Kitchen Scrap

by Matt Potter


“It stopped me dead in my tracks,” Valerie said, sitting in her darkened kitchen.

I nodded. Even in the gloom I could see the empty glass canisters, the shelves bereft of cookbooks, the apron hanging clean but dusty behind the door.

Her pudgy face, flour-coated and sugary and so life-nurturing in the past, had a different spark now, a searching look I'd seen as soon as she opened the door.

 “So I gave away forty years of cookbooks. Gave away all the food in the cupboards and all my utensils.”

“Even the old wooden rolling pins?”

“Yes,” she said.

Oh, I had always loved watching those rolling pins work their pastry magic.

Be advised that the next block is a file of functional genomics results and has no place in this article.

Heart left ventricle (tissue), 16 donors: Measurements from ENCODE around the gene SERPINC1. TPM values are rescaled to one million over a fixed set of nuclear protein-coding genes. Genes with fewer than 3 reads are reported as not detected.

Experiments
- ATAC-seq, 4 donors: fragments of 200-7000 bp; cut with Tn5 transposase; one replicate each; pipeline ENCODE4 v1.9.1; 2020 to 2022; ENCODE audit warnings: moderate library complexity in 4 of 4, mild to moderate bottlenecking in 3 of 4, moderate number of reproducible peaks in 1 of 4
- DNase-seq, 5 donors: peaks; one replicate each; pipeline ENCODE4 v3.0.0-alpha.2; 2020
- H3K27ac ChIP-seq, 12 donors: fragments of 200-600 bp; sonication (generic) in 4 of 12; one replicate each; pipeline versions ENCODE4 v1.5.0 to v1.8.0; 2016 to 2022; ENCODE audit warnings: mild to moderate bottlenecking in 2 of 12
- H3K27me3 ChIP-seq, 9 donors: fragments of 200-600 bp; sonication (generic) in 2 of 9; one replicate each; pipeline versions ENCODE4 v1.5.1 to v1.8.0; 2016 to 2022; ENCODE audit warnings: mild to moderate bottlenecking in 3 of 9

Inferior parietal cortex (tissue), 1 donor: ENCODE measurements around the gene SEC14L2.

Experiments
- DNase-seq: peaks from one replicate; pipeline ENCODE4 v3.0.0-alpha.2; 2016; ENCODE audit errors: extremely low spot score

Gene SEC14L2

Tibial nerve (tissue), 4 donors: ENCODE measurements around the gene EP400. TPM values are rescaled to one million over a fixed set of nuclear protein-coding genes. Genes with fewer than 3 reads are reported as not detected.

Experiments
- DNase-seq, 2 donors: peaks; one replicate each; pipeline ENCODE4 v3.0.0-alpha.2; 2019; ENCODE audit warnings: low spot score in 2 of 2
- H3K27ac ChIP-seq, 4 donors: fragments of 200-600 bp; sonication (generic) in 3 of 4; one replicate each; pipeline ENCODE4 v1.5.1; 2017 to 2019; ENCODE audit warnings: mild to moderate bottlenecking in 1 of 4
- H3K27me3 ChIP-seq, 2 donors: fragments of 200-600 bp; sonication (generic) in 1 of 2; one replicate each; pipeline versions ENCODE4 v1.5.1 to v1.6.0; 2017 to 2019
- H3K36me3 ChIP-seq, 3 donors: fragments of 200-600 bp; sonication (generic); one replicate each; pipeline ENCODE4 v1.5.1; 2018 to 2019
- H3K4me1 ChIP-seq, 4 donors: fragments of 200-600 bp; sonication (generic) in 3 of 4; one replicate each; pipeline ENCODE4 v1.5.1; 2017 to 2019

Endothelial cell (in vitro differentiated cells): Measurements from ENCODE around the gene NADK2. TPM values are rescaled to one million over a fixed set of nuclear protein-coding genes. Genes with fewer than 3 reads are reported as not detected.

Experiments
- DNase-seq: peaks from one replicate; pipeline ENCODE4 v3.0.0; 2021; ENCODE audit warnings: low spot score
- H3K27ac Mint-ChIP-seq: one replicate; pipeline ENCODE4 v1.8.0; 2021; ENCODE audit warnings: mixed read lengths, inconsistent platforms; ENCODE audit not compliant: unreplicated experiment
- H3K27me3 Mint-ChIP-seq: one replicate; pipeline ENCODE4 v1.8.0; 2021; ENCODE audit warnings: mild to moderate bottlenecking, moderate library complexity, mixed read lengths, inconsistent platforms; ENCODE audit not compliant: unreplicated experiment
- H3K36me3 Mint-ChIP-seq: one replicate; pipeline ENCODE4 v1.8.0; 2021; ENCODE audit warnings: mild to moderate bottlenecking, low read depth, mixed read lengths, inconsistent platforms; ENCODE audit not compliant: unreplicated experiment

“What about meals?” I asked.

“My daughters both have me over once a week,” she said. “Sometimes I go out for dinner. Sometimes I don't.” She smiled thinly.

I wiped the dust from the island cupboard where we were sitting — once the workspace for so many handsome feasts — and clasping my hands in front of me, considered what to say.

“You could have had the gas reconnected,” I said. “Having your gas accidentally cut off isn't a sign from God that you should stop cooking.”

Valerie laughed. “No, it didn't seem so at first.”

She hugged her elbows and looked at me.

“I gave my neighbour my kettle,” she said. “So if you want coffee, you'll have to go next door.”